In Victoria the combined fourth-party vote is rather low (16.5% at the last election) meaning that the "big three" should have eleven quotas either locked in or else accessible on left-micro preferences. If Hinch and Muir both poll competitively (and this is a very big "if") then that will probably mean the overall fourth-party vote has gone up a lot, and in that case they could help each other win. Really, any speculations about micro-party wins in Victoria (by Hinch, Muir or anyone else) need to not get too excited at this stage. If the total fourth-party vote there doesn't rise, then getting enough of it to win will be a tough task for anyone.
Anyway, I've started another Not-A-Poll in the sidebar so you can have your say on how many of the eight current crossbenchers will be returned!
Update (April 24): Metapoll Analysis:
Metapoll has a projection out with the Coalition winning 31 Senate seats, Labor 28, Greens 11, NXT 4 all in South Australia, Lazarus and Lambie, assuming a Lower House 2PP of 51:49 to the Coalition.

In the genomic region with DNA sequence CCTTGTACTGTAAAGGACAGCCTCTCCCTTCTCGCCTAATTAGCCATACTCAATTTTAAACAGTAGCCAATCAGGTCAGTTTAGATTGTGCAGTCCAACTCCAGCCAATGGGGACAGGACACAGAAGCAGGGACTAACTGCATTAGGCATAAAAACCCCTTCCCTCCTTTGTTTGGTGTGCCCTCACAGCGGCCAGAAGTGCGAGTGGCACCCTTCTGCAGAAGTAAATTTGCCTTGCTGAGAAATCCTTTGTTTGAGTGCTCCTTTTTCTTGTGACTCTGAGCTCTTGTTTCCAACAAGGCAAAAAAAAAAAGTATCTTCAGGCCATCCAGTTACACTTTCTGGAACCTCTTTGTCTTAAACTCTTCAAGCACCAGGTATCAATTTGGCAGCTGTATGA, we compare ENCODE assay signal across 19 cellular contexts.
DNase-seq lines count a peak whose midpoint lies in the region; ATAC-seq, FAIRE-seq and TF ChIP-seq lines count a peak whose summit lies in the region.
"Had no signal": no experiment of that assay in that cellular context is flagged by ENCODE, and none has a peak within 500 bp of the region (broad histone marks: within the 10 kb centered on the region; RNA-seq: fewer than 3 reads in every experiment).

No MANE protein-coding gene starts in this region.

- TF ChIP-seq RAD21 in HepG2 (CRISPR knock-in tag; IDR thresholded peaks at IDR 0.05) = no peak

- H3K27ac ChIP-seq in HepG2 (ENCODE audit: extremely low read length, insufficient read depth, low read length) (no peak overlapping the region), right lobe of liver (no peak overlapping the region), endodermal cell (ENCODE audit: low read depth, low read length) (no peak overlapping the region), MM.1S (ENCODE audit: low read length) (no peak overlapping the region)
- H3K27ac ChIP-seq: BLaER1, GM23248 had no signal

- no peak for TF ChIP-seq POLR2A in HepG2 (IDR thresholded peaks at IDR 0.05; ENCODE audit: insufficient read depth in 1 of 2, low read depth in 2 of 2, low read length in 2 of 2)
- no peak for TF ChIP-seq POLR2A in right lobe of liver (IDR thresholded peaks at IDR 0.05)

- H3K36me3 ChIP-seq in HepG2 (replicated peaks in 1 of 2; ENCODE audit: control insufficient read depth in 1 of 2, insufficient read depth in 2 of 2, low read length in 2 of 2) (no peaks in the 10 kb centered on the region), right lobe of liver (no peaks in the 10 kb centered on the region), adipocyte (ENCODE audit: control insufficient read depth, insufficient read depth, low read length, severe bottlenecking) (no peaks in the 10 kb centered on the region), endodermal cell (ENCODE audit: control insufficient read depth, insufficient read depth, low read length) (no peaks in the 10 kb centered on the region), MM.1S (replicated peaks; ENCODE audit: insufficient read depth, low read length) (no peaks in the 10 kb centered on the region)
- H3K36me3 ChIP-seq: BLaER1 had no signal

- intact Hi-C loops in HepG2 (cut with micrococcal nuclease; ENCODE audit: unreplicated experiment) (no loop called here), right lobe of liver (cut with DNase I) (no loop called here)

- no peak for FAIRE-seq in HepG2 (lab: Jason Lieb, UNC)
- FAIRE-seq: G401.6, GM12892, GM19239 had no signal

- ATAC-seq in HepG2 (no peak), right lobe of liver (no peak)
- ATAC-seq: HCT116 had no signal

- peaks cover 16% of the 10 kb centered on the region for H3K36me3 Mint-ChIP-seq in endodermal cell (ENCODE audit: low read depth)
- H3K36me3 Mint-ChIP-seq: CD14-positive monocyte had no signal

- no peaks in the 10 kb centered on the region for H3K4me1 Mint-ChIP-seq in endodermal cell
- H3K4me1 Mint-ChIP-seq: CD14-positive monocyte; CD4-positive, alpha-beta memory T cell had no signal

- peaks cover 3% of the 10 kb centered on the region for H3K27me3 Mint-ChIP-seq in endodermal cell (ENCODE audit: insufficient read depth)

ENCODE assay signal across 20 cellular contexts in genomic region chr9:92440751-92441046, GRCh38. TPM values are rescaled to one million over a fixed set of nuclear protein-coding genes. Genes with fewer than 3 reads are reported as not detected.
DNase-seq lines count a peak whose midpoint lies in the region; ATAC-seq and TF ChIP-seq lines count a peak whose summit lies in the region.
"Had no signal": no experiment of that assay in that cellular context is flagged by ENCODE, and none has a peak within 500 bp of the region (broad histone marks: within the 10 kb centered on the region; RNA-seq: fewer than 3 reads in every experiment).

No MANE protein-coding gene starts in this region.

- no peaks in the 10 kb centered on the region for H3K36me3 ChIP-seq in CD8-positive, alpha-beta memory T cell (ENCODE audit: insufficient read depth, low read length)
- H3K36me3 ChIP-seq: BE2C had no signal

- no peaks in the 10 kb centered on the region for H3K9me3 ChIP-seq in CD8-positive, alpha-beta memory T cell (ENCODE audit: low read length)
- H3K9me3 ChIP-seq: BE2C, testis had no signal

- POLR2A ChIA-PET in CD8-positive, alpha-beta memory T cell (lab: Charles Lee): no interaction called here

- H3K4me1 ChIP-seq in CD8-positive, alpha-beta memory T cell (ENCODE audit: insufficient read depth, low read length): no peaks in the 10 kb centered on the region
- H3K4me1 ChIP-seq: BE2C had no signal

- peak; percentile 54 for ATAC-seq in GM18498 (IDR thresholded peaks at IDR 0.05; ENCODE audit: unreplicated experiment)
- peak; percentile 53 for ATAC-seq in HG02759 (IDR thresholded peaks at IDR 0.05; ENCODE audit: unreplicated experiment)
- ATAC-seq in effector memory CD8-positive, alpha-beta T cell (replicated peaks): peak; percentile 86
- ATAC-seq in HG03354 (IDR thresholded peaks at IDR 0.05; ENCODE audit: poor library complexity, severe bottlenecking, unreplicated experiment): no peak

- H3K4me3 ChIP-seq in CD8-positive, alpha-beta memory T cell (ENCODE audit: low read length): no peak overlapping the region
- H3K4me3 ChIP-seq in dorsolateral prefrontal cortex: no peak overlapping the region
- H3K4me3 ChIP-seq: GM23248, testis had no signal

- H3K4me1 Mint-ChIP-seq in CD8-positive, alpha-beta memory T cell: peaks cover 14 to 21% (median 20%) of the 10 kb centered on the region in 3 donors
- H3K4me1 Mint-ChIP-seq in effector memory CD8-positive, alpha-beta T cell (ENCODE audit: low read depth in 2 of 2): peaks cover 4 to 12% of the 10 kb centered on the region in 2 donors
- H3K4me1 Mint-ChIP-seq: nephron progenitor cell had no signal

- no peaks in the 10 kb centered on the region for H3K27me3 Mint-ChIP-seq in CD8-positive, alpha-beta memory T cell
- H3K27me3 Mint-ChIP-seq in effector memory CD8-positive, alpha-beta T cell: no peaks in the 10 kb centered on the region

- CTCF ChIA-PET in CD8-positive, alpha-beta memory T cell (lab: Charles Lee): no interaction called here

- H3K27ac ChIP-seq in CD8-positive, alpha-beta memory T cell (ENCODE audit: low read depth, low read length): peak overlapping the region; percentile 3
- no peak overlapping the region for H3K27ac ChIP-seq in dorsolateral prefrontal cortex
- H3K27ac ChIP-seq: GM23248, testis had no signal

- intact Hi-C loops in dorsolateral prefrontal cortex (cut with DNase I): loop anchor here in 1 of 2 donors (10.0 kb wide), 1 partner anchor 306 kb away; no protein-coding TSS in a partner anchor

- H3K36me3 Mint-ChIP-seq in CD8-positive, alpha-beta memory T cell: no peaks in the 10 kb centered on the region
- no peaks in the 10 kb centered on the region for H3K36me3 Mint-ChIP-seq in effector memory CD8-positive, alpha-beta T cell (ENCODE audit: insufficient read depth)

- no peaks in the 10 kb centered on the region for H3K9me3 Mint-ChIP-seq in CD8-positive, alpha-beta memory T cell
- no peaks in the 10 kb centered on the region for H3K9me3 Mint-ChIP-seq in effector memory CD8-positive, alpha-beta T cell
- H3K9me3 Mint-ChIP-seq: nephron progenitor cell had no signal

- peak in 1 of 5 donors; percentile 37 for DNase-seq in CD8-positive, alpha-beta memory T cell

The usual difficulty with Metapoll arises in that, without any published details of what they used to get this projection, it's impossible to know whether this includes some of their own polling or whether it is based entirely on other published polls plus the odd assumption. But 11 Greens strikes me as generous given that the Greens barely polled a DD quota in the NSW Senate race last election and polled below a DD quota in both SA and Queensland. Even assuming a swing to the Greens of half a DD quota, which would see them on 12.5% nationwide in both houses, they would still have to be reasonably lucky to snag two of those three. And the Greens are just not getting 12.5% nationally at the moment (the polls that have them that high were untested at the last election at which even the established polls all had them too high - and none of the latter currently have them above 11).